Arnold Wesker

There are numerous playwrights whose output includes masterpieces and other plays which are less well regarded. Pinero, Noël Coward, Terence Rattigan, Tennessee Williams included.

Arnold Wesker July 2007 ©NOBBY CLARK

Arnold Wesker by Nobby Clark

From history, Lope de Vega and Shakespeare are also “fine” examples of prolific playwrights, some of whose work attracts less interest today. How could it be otherwise? Lope, for example, wrote some 1500 plays, around 450 remain extant, but only a few remain in the repertory, notably Fuente Ovejuna. Perhaps Lope churned them out for money, recycled a good many too. Yet in death all these great playwrights are respected and revered. Where would theatre be without them today? Arnold Wesker has joined that distinguished company.

How easy it is, and glib, to say he wrote a few good plays and sneer at the rest? My response is ‘you try writing a few good plays!’ Arnold did more than that, he wrote several masterpieces.

Among the many playwrights I have had the privilege of publishing Arnold has a special place in my heart. With his wife Dusty he was a charming host and impossible not to like. The twinkle in his eye, and in his smile, his razor-sharp logic, told me that he knew himself well, and knew rather more about the possibilities of theatre than some of his critics.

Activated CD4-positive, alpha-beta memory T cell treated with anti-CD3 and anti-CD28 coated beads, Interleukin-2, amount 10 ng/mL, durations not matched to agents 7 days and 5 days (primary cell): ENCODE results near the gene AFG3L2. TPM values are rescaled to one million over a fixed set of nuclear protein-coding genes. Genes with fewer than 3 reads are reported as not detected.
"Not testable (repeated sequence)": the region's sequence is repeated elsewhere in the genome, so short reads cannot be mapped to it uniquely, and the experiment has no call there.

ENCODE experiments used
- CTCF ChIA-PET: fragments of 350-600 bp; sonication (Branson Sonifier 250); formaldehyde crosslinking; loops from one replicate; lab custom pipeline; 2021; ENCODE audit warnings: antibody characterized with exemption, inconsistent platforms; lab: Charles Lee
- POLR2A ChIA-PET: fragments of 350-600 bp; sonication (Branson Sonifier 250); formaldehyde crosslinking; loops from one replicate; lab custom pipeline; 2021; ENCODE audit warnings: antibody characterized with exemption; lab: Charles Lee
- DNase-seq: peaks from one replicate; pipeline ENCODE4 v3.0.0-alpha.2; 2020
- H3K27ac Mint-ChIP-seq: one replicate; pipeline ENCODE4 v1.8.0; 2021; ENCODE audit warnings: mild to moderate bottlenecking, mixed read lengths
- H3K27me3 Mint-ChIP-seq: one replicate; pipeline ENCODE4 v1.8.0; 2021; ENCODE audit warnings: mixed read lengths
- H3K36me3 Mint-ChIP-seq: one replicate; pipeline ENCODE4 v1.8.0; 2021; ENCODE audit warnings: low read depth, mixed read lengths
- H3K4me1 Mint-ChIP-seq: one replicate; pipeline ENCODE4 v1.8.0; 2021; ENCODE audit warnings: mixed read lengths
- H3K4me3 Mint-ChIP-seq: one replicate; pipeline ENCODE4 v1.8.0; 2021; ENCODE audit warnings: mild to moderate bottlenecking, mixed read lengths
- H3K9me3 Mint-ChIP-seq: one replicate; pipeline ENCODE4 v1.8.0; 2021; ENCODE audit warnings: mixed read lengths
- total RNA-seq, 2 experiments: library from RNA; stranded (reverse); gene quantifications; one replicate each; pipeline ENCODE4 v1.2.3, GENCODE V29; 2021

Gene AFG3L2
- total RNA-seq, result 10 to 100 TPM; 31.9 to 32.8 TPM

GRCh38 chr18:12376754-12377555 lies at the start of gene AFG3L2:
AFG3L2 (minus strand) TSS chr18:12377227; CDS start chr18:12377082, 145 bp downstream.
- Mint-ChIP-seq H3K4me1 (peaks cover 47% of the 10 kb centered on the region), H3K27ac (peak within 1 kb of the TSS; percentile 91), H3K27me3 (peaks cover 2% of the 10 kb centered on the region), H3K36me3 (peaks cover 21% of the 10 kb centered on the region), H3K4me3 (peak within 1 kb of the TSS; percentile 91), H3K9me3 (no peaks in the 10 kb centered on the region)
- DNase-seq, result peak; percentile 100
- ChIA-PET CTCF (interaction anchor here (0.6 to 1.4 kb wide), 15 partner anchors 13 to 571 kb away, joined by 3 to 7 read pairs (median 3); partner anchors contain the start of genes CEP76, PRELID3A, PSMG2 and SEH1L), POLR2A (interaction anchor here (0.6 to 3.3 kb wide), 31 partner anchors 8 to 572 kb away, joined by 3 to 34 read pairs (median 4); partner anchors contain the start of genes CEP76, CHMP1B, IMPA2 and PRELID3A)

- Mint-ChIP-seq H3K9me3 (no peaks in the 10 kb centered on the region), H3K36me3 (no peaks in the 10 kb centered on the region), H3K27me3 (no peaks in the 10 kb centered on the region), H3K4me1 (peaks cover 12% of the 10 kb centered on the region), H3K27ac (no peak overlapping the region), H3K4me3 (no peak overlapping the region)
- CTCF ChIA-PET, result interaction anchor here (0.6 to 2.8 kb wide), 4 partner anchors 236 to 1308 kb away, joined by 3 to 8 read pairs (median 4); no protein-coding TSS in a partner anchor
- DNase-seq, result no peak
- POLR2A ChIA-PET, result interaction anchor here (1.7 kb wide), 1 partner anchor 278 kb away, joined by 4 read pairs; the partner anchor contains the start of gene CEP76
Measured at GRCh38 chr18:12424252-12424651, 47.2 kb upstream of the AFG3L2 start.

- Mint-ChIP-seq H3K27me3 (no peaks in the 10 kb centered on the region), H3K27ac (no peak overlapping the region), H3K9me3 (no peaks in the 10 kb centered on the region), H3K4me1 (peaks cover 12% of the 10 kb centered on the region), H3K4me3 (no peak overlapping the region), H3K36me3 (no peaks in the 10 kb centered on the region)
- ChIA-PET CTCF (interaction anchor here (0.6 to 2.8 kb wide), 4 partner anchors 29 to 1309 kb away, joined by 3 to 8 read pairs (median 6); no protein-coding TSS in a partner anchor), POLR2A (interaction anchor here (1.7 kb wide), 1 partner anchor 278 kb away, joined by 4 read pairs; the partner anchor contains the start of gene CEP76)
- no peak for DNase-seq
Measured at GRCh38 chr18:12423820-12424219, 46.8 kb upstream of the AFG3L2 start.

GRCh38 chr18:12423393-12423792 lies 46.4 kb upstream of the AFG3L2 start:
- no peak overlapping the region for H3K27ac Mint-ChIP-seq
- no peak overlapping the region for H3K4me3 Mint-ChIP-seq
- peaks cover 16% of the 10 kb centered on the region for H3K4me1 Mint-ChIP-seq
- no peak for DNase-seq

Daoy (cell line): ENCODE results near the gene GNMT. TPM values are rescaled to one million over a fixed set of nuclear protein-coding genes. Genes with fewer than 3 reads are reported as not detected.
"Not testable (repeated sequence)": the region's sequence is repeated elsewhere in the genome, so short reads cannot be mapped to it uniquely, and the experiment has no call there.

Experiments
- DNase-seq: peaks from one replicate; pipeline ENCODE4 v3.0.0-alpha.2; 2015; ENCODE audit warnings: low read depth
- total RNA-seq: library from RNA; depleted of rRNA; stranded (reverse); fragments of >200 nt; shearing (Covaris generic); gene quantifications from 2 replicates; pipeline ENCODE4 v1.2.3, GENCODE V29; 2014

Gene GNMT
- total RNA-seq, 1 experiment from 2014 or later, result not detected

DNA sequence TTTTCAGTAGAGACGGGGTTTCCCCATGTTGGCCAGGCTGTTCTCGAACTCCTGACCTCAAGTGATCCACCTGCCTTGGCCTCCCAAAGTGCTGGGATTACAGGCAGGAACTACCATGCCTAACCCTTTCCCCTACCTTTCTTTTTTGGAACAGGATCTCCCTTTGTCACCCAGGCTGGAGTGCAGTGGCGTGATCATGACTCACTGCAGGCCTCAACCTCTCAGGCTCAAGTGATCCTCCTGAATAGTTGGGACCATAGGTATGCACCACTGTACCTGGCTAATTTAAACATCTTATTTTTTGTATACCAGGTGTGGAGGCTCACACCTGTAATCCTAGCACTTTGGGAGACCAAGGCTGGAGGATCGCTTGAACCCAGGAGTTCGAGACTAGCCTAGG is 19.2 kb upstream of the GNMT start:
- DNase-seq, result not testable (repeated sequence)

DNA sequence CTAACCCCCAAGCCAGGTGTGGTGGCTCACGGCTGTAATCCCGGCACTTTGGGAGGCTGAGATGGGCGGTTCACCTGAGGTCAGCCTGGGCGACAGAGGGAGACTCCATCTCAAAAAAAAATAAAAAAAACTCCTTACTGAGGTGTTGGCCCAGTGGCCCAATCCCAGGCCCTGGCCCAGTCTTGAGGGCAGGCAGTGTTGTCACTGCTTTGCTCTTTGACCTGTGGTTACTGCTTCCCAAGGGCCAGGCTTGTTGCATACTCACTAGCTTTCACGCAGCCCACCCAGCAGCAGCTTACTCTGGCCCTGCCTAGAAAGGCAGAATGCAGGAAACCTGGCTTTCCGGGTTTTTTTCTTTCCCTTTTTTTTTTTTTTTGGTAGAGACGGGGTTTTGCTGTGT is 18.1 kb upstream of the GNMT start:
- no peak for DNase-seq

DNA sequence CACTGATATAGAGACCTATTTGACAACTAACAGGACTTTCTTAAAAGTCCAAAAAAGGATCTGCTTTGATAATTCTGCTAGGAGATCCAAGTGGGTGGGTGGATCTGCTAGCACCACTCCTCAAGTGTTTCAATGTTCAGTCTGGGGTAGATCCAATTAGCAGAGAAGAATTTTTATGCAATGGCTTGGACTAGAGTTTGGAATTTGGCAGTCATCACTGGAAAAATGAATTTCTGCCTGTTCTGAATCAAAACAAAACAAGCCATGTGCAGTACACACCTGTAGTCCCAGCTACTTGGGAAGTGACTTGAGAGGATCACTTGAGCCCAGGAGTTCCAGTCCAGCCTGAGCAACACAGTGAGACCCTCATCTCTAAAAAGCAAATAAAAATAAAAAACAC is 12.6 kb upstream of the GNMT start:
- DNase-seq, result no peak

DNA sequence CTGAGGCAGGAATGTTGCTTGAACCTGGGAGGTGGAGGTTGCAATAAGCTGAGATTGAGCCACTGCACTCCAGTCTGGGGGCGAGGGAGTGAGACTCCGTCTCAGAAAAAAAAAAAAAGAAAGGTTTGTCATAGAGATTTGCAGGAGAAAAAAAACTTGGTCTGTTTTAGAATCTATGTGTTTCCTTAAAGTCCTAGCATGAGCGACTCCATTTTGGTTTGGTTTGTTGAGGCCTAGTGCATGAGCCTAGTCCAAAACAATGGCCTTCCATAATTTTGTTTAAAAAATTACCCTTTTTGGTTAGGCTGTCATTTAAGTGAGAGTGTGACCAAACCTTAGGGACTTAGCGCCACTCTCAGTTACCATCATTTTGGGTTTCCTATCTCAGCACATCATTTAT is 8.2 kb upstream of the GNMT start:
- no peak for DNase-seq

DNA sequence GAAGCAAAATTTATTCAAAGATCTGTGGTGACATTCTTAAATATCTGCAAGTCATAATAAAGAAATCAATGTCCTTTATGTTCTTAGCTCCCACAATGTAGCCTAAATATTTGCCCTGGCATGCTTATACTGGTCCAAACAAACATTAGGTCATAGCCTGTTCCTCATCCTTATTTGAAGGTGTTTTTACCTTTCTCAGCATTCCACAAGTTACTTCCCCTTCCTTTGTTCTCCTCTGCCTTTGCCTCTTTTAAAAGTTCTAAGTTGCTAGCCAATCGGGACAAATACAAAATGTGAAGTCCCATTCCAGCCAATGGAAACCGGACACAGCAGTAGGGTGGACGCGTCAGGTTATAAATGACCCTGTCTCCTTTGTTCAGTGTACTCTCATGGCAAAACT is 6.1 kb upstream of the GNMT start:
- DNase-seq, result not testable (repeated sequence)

Alongside his contemporaries like Osborne and Bond, Arnold was a leader, a political force whose plays transformed modern theatre. At times he was an energetic activist, never afraid to take on the establishment within the theatre – and, believe it, there is such an establishment which confers favour on the faithful and stifles opposition. I remember an actor who some years ago told me that among a cast of sixteen he was the only one who hadn’t been to Oxford. (The director also went to Oxford.) The outsider was cast (tolerated) for his regional accent!

Wesker photo by Leon Kreel

Arnold Wesker by Leon Kreel

Arnold was one of my heroes in the theatre. He was never one to roll over when angered or bullied. Some call it biting the hand that feeds you. Others call it telling the truth.

Sir Arnold Wesker always told the truth. I shall miss him.

James Hogan


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